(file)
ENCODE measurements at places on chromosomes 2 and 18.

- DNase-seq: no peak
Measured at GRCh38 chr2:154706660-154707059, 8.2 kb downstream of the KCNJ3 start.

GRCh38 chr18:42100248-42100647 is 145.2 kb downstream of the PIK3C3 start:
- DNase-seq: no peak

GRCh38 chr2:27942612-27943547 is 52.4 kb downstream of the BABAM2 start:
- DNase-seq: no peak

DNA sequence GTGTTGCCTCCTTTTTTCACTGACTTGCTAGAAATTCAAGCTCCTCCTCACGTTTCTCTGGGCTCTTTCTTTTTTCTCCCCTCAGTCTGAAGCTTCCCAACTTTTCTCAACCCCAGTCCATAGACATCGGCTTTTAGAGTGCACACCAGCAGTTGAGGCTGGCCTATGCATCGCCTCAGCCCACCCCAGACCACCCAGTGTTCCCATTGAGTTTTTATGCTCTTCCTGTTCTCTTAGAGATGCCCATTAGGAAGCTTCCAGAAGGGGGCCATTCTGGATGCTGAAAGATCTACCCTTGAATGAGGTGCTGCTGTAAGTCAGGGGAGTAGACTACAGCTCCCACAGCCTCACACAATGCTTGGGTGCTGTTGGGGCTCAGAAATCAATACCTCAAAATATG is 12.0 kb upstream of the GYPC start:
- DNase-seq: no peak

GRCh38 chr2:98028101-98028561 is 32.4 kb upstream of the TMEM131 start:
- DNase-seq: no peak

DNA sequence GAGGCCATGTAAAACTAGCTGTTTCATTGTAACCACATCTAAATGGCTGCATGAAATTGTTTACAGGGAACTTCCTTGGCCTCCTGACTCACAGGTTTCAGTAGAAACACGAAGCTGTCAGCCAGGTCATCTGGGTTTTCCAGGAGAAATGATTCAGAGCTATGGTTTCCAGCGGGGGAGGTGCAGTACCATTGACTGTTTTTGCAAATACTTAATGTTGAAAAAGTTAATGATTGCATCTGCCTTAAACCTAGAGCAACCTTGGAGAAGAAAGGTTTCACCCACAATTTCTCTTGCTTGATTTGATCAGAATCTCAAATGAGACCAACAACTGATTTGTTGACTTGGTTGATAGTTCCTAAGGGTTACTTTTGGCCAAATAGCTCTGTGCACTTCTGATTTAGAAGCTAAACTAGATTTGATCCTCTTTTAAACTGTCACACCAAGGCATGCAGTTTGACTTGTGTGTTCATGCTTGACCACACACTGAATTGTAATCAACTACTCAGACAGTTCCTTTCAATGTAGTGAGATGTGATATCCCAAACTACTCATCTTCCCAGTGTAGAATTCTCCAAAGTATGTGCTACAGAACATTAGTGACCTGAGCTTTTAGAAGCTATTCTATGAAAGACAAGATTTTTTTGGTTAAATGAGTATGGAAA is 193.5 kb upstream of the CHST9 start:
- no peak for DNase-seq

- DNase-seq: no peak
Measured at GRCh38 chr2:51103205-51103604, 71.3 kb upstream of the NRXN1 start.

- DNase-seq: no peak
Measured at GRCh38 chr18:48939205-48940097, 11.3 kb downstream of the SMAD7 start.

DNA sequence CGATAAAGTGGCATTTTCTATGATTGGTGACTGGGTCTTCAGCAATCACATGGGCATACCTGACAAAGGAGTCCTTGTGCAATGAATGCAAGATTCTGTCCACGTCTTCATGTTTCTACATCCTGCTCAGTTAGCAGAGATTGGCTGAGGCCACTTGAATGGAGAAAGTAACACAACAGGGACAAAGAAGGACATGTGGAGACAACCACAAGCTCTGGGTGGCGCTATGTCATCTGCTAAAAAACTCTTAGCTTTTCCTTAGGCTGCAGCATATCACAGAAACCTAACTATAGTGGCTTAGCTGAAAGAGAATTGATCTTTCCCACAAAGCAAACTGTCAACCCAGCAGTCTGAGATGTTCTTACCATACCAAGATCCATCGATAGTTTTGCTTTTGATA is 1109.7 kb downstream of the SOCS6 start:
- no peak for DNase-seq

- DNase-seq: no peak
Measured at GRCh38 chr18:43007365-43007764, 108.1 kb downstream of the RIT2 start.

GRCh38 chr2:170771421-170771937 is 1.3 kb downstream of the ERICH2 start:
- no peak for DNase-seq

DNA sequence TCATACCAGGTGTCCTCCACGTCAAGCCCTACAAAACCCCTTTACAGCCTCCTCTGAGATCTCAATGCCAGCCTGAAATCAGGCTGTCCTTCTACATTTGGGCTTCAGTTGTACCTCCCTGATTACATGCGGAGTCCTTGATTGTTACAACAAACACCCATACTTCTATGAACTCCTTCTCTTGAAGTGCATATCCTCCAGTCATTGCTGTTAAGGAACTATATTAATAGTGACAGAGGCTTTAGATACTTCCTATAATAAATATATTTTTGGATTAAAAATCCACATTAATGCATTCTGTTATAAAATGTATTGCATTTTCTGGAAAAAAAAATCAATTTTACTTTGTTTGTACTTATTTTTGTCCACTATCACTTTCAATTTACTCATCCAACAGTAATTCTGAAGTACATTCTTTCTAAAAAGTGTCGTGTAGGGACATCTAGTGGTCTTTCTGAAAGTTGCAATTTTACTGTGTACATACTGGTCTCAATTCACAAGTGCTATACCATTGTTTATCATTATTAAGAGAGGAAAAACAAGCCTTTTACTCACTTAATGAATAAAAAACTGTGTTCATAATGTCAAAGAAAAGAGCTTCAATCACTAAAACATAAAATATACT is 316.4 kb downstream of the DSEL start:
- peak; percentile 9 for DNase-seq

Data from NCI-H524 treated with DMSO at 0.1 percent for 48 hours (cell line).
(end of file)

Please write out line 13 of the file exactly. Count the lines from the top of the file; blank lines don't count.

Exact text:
- no peak for DNase-seq